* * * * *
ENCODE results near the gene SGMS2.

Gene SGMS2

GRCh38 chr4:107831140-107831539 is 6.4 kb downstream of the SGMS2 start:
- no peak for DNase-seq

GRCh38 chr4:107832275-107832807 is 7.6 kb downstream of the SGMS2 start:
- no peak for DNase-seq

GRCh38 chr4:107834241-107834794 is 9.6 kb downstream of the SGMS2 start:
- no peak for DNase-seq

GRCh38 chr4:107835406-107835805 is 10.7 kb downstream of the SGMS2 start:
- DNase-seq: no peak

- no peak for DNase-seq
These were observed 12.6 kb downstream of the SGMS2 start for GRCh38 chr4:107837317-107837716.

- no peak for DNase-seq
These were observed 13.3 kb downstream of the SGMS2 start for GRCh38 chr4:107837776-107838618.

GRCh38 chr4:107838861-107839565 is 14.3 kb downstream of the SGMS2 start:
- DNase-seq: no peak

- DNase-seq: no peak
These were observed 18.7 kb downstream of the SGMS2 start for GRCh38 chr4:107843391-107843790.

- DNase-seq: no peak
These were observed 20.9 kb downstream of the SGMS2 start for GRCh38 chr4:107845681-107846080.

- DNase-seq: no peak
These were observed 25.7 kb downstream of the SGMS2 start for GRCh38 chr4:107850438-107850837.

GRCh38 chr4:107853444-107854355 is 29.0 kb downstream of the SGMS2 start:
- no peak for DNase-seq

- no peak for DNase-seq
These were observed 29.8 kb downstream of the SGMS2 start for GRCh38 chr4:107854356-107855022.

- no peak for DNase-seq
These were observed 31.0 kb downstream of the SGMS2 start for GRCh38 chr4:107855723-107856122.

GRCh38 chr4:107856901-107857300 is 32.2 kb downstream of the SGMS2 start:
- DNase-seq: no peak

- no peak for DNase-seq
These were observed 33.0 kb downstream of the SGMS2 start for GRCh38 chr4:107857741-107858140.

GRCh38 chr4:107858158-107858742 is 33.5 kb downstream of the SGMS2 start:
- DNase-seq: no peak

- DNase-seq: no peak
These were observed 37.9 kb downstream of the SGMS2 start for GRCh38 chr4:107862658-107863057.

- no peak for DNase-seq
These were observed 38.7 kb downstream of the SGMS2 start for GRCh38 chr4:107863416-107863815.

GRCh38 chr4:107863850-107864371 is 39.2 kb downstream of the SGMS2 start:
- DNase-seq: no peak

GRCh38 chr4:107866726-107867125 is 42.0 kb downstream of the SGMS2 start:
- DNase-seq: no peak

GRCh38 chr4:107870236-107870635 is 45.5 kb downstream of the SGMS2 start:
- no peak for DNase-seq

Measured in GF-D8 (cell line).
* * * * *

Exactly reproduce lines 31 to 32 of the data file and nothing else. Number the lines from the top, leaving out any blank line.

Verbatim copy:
- no peak for DNase-seq
These were observed 33.0 kb downstream of the SGMS2 start for GRCh38 chr4:107857741-107858140.